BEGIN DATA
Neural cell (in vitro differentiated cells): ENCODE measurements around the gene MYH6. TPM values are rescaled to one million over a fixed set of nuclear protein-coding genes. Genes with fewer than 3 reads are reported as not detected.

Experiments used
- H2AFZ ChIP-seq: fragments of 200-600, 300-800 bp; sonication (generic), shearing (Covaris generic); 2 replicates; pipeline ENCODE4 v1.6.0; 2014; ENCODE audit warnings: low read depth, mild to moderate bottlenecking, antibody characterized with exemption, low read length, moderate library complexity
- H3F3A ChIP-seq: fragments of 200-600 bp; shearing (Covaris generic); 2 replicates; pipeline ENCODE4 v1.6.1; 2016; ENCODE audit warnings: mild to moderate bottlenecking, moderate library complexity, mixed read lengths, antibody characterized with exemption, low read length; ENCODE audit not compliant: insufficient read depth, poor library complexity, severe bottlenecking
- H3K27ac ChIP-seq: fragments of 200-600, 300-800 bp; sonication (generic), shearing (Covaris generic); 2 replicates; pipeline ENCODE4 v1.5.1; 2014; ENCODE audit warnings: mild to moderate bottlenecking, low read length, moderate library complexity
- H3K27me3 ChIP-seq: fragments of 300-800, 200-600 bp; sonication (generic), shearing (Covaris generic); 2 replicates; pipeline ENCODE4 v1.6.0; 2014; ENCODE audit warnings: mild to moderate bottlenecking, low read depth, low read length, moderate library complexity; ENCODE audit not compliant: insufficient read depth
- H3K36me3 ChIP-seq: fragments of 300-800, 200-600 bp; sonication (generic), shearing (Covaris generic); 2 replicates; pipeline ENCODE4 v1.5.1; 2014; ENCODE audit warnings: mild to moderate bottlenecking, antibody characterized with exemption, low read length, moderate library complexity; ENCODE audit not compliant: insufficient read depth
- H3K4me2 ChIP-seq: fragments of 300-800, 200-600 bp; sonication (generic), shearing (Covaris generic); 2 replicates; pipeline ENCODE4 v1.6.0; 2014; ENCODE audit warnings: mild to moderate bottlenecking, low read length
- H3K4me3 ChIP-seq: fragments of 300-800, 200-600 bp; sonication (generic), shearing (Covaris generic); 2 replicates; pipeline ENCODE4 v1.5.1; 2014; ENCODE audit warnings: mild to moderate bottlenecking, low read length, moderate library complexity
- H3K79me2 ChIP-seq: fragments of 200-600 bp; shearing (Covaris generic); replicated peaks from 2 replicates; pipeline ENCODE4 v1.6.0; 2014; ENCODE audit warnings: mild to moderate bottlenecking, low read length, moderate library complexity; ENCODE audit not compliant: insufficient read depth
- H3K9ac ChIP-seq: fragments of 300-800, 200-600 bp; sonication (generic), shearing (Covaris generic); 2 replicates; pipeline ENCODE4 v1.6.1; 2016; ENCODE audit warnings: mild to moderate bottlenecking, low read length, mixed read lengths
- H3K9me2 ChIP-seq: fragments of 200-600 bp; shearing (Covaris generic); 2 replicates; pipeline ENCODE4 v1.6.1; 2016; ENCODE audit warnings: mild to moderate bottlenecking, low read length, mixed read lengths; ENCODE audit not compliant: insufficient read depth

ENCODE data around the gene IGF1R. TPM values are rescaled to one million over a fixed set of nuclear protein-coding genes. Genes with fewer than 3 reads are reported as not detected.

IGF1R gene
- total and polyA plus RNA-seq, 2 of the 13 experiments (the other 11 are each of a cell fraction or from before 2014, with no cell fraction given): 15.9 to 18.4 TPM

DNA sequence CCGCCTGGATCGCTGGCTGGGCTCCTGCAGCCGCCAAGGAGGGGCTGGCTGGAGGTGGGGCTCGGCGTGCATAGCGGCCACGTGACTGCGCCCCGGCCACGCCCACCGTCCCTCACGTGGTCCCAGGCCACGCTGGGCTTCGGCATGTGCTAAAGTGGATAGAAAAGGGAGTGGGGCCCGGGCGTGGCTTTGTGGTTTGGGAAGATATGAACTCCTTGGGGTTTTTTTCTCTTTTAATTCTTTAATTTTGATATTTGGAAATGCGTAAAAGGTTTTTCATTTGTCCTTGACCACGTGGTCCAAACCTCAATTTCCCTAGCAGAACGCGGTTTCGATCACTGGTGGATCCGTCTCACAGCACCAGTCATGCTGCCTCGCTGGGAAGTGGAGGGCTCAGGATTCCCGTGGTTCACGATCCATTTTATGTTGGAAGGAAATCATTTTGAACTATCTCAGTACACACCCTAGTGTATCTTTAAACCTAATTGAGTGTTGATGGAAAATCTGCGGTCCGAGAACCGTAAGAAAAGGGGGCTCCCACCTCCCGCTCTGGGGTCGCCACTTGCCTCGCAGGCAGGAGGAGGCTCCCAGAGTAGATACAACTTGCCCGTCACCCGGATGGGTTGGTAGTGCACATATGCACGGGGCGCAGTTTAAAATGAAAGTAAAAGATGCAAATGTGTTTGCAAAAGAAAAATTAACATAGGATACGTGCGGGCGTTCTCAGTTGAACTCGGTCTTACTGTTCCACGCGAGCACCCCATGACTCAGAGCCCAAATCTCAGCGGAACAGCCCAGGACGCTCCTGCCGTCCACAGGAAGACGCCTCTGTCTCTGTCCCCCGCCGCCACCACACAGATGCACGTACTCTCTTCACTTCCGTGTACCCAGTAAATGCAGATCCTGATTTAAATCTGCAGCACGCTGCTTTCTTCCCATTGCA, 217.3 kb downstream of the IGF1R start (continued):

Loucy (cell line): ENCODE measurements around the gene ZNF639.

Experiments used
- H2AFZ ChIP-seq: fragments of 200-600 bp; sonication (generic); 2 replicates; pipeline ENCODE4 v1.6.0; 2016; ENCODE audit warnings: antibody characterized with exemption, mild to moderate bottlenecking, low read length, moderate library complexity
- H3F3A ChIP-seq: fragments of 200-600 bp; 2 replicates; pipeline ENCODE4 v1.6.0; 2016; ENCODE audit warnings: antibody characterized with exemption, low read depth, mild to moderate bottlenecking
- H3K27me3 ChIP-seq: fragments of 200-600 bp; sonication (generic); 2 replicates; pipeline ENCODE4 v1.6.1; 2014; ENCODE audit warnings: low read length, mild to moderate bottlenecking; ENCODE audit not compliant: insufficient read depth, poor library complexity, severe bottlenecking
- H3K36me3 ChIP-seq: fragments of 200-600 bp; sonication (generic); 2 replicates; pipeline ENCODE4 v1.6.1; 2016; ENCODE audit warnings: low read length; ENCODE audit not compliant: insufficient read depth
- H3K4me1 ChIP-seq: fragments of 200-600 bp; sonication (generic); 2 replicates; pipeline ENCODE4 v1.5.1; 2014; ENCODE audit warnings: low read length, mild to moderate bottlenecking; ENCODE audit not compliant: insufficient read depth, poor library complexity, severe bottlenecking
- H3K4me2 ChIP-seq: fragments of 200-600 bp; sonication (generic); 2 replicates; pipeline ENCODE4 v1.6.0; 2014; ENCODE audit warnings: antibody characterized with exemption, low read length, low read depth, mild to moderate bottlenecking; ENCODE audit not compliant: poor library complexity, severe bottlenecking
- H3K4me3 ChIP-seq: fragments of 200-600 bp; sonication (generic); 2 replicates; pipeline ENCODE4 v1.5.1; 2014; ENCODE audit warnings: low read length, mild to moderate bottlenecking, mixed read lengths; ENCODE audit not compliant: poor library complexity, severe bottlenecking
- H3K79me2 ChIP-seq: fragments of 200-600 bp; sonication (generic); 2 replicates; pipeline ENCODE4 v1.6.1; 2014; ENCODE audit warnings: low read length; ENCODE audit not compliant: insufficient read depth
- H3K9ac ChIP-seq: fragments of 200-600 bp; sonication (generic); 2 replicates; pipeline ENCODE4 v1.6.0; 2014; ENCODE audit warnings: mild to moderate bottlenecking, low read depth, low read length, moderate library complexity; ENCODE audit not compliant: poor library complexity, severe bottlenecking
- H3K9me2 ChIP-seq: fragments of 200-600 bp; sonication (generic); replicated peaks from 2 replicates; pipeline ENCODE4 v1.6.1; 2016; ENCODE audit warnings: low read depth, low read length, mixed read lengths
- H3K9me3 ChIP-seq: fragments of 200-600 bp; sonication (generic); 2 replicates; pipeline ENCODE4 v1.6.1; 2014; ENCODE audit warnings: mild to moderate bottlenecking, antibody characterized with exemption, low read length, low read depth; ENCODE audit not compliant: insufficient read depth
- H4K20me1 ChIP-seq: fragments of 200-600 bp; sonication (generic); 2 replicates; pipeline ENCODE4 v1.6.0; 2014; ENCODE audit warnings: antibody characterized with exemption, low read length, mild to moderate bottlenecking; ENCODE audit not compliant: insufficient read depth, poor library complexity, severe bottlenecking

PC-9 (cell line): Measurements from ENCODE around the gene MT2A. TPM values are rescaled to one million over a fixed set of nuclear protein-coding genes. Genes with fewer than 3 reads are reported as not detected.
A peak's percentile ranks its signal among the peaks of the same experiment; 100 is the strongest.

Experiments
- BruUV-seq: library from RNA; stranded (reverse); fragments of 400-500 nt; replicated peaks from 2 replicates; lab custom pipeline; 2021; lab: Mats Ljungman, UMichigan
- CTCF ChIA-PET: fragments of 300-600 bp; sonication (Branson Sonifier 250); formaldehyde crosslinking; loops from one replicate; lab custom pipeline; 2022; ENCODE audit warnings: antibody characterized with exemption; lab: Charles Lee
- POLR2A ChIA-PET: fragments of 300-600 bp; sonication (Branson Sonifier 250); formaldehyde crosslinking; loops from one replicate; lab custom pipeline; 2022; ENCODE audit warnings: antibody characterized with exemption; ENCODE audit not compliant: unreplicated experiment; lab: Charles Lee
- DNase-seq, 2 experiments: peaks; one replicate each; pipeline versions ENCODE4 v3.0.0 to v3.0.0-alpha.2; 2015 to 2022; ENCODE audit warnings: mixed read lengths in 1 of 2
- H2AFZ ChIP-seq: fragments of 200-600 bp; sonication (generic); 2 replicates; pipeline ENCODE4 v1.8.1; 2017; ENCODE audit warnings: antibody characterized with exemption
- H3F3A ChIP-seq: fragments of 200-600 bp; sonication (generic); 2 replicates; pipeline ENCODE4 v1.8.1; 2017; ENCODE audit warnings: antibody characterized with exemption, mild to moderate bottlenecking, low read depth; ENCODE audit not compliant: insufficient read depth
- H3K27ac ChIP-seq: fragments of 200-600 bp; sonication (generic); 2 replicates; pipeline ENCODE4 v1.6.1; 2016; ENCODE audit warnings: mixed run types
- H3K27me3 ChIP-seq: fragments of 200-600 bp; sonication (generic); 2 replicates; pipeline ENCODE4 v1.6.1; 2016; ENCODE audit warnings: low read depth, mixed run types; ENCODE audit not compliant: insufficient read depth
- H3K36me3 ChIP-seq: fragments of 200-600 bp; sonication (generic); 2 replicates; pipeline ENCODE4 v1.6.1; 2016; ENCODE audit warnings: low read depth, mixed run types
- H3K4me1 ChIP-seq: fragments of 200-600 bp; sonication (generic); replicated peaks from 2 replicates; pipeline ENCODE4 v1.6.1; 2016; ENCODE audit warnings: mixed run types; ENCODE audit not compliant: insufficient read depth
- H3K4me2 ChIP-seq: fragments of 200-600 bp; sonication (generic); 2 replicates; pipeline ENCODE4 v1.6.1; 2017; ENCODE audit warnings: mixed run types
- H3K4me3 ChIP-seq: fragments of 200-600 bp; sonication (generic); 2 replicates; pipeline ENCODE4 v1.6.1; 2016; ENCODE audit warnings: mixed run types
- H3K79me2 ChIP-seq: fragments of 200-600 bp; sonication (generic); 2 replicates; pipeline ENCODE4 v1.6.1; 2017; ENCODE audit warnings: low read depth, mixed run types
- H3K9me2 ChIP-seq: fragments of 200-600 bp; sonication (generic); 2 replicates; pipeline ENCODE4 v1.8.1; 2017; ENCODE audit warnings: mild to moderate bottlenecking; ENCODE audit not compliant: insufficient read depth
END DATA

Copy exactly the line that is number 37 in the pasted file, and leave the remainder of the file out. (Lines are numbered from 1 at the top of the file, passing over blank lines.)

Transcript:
- DNase-seq, 2 experiments: peaks; one replicate each; pipeline versions ENCODE4 v3.0.0 to v3.0.0-alpha.2; 2015 to 2022; ENCODE audit warnings: mixed read lengths in 1 of 2